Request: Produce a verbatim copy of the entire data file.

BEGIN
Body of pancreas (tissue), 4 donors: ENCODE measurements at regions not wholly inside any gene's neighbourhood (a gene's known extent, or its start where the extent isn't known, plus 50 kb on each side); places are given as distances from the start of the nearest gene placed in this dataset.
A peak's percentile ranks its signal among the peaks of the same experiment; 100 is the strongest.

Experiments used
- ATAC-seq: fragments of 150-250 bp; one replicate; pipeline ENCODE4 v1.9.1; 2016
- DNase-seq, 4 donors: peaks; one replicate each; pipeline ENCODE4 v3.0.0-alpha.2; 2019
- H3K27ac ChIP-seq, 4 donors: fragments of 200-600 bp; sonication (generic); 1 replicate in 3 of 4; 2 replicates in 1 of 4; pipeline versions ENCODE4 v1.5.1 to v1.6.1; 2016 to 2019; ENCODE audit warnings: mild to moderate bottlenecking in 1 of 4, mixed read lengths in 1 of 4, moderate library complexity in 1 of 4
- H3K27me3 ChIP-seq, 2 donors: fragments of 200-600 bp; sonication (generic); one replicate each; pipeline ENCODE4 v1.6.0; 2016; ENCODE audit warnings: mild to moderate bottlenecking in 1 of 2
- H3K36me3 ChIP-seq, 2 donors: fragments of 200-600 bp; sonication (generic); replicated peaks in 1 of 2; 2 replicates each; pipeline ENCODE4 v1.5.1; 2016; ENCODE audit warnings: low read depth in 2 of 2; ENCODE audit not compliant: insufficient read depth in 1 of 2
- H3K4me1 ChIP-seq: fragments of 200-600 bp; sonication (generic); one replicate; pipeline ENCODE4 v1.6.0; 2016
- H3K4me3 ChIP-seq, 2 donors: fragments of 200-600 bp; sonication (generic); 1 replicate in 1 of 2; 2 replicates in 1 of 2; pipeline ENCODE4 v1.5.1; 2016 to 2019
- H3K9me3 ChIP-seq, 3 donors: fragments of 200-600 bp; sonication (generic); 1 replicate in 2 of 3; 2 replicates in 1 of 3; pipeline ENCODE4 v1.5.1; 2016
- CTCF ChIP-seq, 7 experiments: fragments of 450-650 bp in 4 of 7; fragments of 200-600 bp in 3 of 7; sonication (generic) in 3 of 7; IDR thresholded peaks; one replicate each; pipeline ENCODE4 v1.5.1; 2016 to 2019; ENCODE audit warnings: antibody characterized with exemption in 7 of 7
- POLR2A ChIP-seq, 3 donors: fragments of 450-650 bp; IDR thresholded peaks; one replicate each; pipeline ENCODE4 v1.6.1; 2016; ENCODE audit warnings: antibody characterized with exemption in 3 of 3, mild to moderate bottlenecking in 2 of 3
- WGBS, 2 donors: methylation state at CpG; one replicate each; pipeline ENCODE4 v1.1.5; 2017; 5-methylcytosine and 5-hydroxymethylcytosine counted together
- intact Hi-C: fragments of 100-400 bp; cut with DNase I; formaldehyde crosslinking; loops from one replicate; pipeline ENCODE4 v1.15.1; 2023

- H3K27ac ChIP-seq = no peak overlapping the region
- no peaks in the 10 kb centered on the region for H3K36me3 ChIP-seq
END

Body of pancreas (tissue), 4 donors: ENCODE measurements at regions not wholly inside any gene's neighbourhood (a gene's known extent, or its start where the extent isn't known, plus 50 kb on each side); places are given as distances from the start of the nearest gene placed in this dataset.
A peak's percentile ranks its signal among the peaks of the same experiment; 100 is the strongest.

Experiments used
- ATAC-seq: fragments of 150-250 bp; one replicate; pipeline ENCODE4 v1.9.1; 2016
- DNase-seq, 4 donors: peaks; one replicate each; pipeline ENCODE4 v3.0.0-alpha.2; 2019
- H3K27ac ChIP-seq, 4 donors: fragments of 200-600 bp; sonication (generic); 1 replicate in 3 of 4; 2 replicates in 1 of 4; pipeline versions ENCODE4 v1.5.1 to v1.6.1; 2016 to 2019; ENCODE audit warnings: mild to moderate bottlenecking in 1 of 4, mixed read lengths in 1 of 4, moderate library complexity in 1 of 4
- H3K27me3 ChIP-seq, 2 donors: fragments of 200-600 bp; sonication (generic); one replicate each; pipeline ENCODE4 v1.6.0; 2016; ENCODE audit warnings: mild to moderate bottlenecking in 1 of 2
- H3K36me3 ChIP-seq, 2 donors: fragments of 200-600 bp; sonication (generic); replicated peaks in 1 of 2; 2 replicates each; pipeline ENCODE4 v1.5.1; 2016; ENCODE audit warnings: low read depth in 2 of 2; ENCODE audit not compliant: insufficient read depth in 1 of 2
- H3K4me1 ChIP-seq: fragments of 200-600 bp; sonication (generic); one replicate; pipeline ENCODE4 v1.6.0; 2016
- H3K4me3 ChIP-seq, 2 donors: fragments of 200-600 bp; sonication (generic); 1 replicate in 1 of 2; 2 replicates in 1 of 2; pipeline ENCODE4 v1.5.1; 2016 to 2019
- H3K9me3 ChIP-seq, 3 donors: fragments of 200-600 bp; sonication (generic); 1 replicate in 2 of 3; 2 replicates in 1 of 3; pipeline ENCODE4 v1.5.1; 2016
- CTCF ChIP-seq, 7 experiments: fragments of 450-650 bp in 4 of 7; fragments of 200-600 bp in 3 of 7; sonication (generic) in 3 of 7; IDR thresholded peaks; one replicate each; pipeline ENCODE4 v1.5.1; 2016 to 2019; ENCODE audit warnings: antibody characterized with exemption in 7 of 7
- POLR2A ChIP-seq, 3 donors: fragments of 450-650 bp; IDR thresholded peaks; one replicate each; pipeline ENCODE4 v1.6.1; 2016; ENCODE audit warnings: antibody characterized with exemption in 3 of 3, mild to moderate bottlenecking in 2 of 3
- WGBS, 2 donors: methylation state at CpG; one replicate each; pipeline ENCODE4 v1.1.5; 2017; 5-methylcytosine and 5-hydroxymethylcytosine counted together
- intact Hi-C: fragments of 100-400 bp; cut with DNase I; formaldehyde crosslinking; loops from one replicate; pipeline ENCODE4 v1.15.1; 2023

- H3K27ac ChIP-seq = no peak overlapping the region
- no peaks in the 10 kb centered on the region for H3K36me3 ChIP-seq